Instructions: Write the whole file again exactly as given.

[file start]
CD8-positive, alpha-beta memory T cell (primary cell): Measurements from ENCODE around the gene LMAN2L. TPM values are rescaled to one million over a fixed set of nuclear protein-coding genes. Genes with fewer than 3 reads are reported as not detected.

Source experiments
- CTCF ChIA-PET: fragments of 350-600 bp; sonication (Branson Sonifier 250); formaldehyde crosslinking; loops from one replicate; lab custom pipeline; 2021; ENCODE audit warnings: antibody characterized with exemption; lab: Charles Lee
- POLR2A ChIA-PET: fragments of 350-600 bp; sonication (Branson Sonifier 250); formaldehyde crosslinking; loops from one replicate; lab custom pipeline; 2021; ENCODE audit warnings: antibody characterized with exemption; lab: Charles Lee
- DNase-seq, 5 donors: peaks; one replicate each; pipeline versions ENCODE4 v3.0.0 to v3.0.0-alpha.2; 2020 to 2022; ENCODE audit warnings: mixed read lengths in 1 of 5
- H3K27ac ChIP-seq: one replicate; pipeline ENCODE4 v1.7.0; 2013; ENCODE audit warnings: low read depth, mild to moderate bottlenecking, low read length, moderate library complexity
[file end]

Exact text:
CD8-positive, alpha-beta memory T cell (primary cell): Measurements from ENCODE around the gene LMAN2L. TPM values are rescaled to one million over a fixed set of nuclear protein-coding genes. Genes with fewer than 3 reads are reported as not detected.

Source experiments
- CTCF ChIA-PET: fragments of 350-600 bp; sonication (Branson Sonifier 250); formaldehyde crosslinking; loops from one replicate; lab custom pipeline; 2021; ENCODE audit warnings: antibody characterized with exemption; lab: Charles Lee
- POLR2A ChIA-PET: fragments of 350-600 bp; sonication (Branson Sonifier 250); formaldehyde crosslinking; loops from one replicate; lab custom pipeline; 2021; ENCODE audit warnings: antibody characterized with exemption; lab: Charles Lee
- DNase-seq, 5 donors: peaks; one replicate each; pipeline versions ENCODE4 v3.0.0 to v3.0.0-alpha.2; 2020 to 2022; ENCODE audit warnings: mixed read lengths in 1 of 5
- H3K27ac ChIP-seq: one replicate; pipeline ENCODE4 v1.7.0; 2013; ENCODE audit warnings: low read depth, mild to moderate bottlenecking, low read length, moderate library complexity